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Spanish Wines classification

Vines have been cultivated in Spain for thousands of years; long before the Romans conquered the country they called Hispania. Today Spain is the third largest producer of wines in the world and the largest grower of vines by area. It is also the country using the largest number of native varieties, said to be over 400. For a long time Spain produced simple, strong and alcoholic bulk wines meant for early and local consumption.
Things changed somewhat when French wine makers arrived in Spain in the 19th century after the phylloxera louse devastated the vineyards there. Their expertise and knowledge improved the quality of Spanish wines and especially those of Rioja. In 1926 first steps were taken to regulate the production of quality wines in Rioja. Improvements accelerated after the death of Franco in 1975 and especially after Spain joined the EU (European Union) in 1986. Spain adopted International wine making techniques and by now has been recognized as serious and first class producer of high grade quality wines the production of which is now considerably larger than the one of ordinary bulk wines.

The Spanish wine classification system is similar to the French and the Italian classification system. In 1932 the first regulation was established. It was up dated in 1970 and later adjustments to comply with respective EU (European Union) regulations. INDO the Instituto Nacional de Denominaciones de Origen is the national institution which governs the regulation, however, each autonomous region administers it and is supported in this task by a regional administrative body made up of growers, traders, wineries and representatives of the Ministry of Agriculture. Together they decide such things as the applicable boundaries, grape varieties, degree of alcohol, permitted yields and other matters pertaining to the growing and making of regional wines. Spain has five wine classifications :

DO de Pago, Sp. Denominación de Origen de Pago

(of strictly designated origin); quite unique in its way this classification regulates (very strictly) only 10 estates (vineyards), not regions or areas. All of these estates are well known internationally. The name of the classification may be changed to VPP (Vino de Pago Protegida) in the future.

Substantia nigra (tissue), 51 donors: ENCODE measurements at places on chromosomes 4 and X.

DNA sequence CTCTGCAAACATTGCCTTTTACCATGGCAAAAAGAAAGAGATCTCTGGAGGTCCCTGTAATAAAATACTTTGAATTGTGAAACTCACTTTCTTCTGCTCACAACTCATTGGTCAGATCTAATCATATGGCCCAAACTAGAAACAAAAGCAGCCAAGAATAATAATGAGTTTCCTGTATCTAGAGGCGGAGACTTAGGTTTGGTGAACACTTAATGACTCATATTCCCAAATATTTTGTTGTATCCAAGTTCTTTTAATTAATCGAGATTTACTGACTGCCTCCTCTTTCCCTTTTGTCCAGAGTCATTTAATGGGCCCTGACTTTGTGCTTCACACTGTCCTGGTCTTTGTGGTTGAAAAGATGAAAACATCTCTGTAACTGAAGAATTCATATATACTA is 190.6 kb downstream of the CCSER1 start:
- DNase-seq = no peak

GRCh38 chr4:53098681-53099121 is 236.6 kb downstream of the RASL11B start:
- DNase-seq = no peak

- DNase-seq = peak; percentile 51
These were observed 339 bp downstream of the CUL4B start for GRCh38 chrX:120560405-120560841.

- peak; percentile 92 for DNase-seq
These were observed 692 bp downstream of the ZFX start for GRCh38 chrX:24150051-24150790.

DOCa Sp. Denominación de Origen Calificada

(of denominated and qualified Origin). Similar to the Italian DOCG the areas and wines, which qualify, must have a record of consistent high quality. Since it institution three areas have qualified, Rioja was the first region in 1991, followed in 2003 by Priorat and which, in 2008, was followed by Ribera del Duero. The name of the classification may be changed to DOPCa/DOPQ - Denominación de Origen Protegida y Calificada/Qualificada.

DO Sp. Denominación de Origen

(of denominated origin). Nearly 2/3 of the wines produced in Spain belong to this category of wines. More than 60 regions have been granted the status. The wines have, of course, to comply with a variety of quality standards. Nowadays these are excellent quality wines and often are offered at very reasonable prices. The name of the classification may be changed to DOP - Denominación de Origen Protegida.

VdlT Sp. Vinos de la Tierra

(Country wines). Like other Country win regulations in Europe the wines must be come from designated regions (which can be quite large) such as La Mancha, Levante etc. There are over 40 such regulated regions in Spain. The name of the classification may be changed to IGP - Indicación Geográfica Protegida.

Vino de Mesa

(Table wine). Table wines, like in other EU countries can be made of blends from all regions of the country. They do not have an area or vintage designation on the label. In Spain, like in other EU countries, the production of Table wines has decreased considerably during the last years. The name of the classification may be change to Viñedos de España in the future.

Other designations related to the aging of a wine and stated on the front or back label of the bottle have been regulated as follows:
Joven: The word means “young”. These are young wines which, as a rule, have not undergone barrel ageing. They are mostly fruity and meant to be drunk young.

Roble or Barrica: Barrica means barrel and Roble means oak. The designation identifies wines  that have undergone some barrel ageing below the Crianza level, as a rule, for between 3 ~ 5 months.

Crianza: Crianza means “nursing”. Crianza wines must have been aged in oak for at least 6 months but higher quality wines often mature for 12 months in barrels. Reds must be aged for at least 6 months in barrels and for 2 years in total before being released. Whites and Roses must be aged for one year with at least 6 months in oak

Reserva: These wines are more complex. Reds must be aged for 3 years and at least one year in oak. Whites and Roses must be aged for 2 years and at least 6 months in oak.

Gran Reserva: These wines are generally made only in excellent vintage years. Reds must have been aged for at least two years in oak and three years in the bottle before being released. Whites and Roses must have been aged for at least four years and of this at least 6 months in oak before being released. It should be noted thay many Gran Reserva wines are released later and can still be cellared for years to come.


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231-0862 Yokohama,Naka-Ku,
Yamate-cho 155-7, Japan

Tel : 045-232-4499
Fax : 045-623-7906